Ocean Watch

By Susan Scott

Monday, August 25, 1997



Giving back to the ocean
can be hard but rewarding

Every once in a while, I get an urge to take things I have collected from the ocean back to where they belong. My inspiration for this comes from a local fisherman who once, years ago, shouted at a public hearing, "Take, take, take! That's all we ever do in the ocean. When are we going to start giving back?"

No time like the present, I thought, moved by the man's speech. And so I found myself standing at the shoreline near my home, tossing my seashells, one by one, into the water. Oh, it was hard. But I kept throwing, imagining the joy a hermit crab might experience when finding one of my lovely shells. It would surely be the home of its dreams.

Last week, I gave something living back to the sea.

About five years ago, I received a unique and thoughtful birthday present: a jar containing eight half-inch-long red shrimp from one of the anchialine ponds on the Big Island.

Anchialine shrimp are true treasures of Hawaii, unique in both lifestyle and habitat. The word anchialine (pronounced AN-key-a-lin) means near the sea in Greek and refers to brackish pools close to the ocean. Although the pools have no direct connection with the ocean, enough seepage occurs through the porous ground that water in the ponds rises and falls with the tides.

Tiny shrimp took advantage of this unique ecosystem and, over the eons, evolved into nine or 10 species.

One fascinating feature of these shrimp is their longevity: They can live for 10 years on very little food. Hawaii researchers have kept sealed jars of these shrimp on their desks for years without feeding them. The animals live on algae and bacteria that grow naturally in the brackish water.

Such a cloistered lifestyle may seem odd, but it allows the animals to survive volcanic eruptions. When their ponds fill with lava, the shrimp retreat to underground water pockets, sometimes living there for years with no light and little food. When new ponds form at the surface, the shrimp emerge and start colonies.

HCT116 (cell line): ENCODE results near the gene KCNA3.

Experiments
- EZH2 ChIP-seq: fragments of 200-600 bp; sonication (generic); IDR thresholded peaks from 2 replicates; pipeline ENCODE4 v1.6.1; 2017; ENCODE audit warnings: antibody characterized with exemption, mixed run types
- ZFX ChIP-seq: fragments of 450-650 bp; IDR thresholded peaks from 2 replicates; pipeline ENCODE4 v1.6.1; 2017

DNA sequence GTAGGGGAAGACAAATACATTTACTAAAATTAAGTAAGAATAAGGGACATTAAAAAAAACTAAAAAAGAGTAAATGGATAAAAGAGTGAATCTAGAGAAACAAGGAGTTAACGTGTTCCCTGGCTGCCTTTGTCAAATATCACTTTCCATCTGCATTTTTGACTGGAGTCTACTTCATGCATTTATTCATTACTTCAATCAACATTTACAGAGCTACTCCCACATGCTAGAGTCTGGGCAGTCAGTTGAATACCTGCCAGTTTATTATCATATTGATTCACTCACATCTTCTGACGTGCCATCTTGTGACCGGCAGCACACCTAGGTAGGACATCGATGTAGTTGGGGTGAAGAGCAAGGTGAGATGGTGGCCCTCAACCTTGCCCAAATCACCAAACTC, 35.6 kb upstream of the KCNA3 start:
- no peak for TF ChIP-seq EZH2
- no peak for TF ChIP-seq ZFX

Because of this remarkable adaptability, NASA is interested in our shrimp. Perhaps someday these subterranean creatures will boldly go where no shrimp has gone before.

Although Hawaii's anchialine shrimp are not listed as endangered and are not protected by federal or state laws, they are in danger of extinction. Not only are their ponds dwindling due to coastal development, but people dump alien fish in the ponds, supposedly to eat mosquito larvae. The fish also eat the shrimp.

Ironically, anchialine shrimp too eat mosquito larvae, making the fish additions pointless.

When I first learned about these special shrimp, I couldn't wait to get to the Big Island to see them. An easy place to visit them is at the Waikoloa Resort. When the building of this resort destroyed some of the natural ponds, developers made artificial ones. True to the shrimps' nature, they moved right in and began reproducing like mad. Both the natural and artificial ponds there are jam packed.

Years ago, I raved about these shrimp so much that my partner went to a pond, scooped up eight of the beauties and presented them to me as a gift.

What a treat these darting red creatures have been on my countertop these past years. Some died, of course, but since the loss was only about one per year, we figured the deaths were natural. When the population recently got down to two, I decided it was time to let them go.

Last week, we returned to the Big Island and walked to the pond, jar in hand. I opened the lid and dipped the edge into the water. As our shrimp swam free, we said goodbye.

Giving back to the ocean can be hard, but it can also be rewarding. Tossing those shells and lowering that jar will always remain vivid memories.



Marine science writer Susan Scott's Ocean Watch column
appears Mondays in the Star-Bulletin. Contact her at honu@aloha.net.




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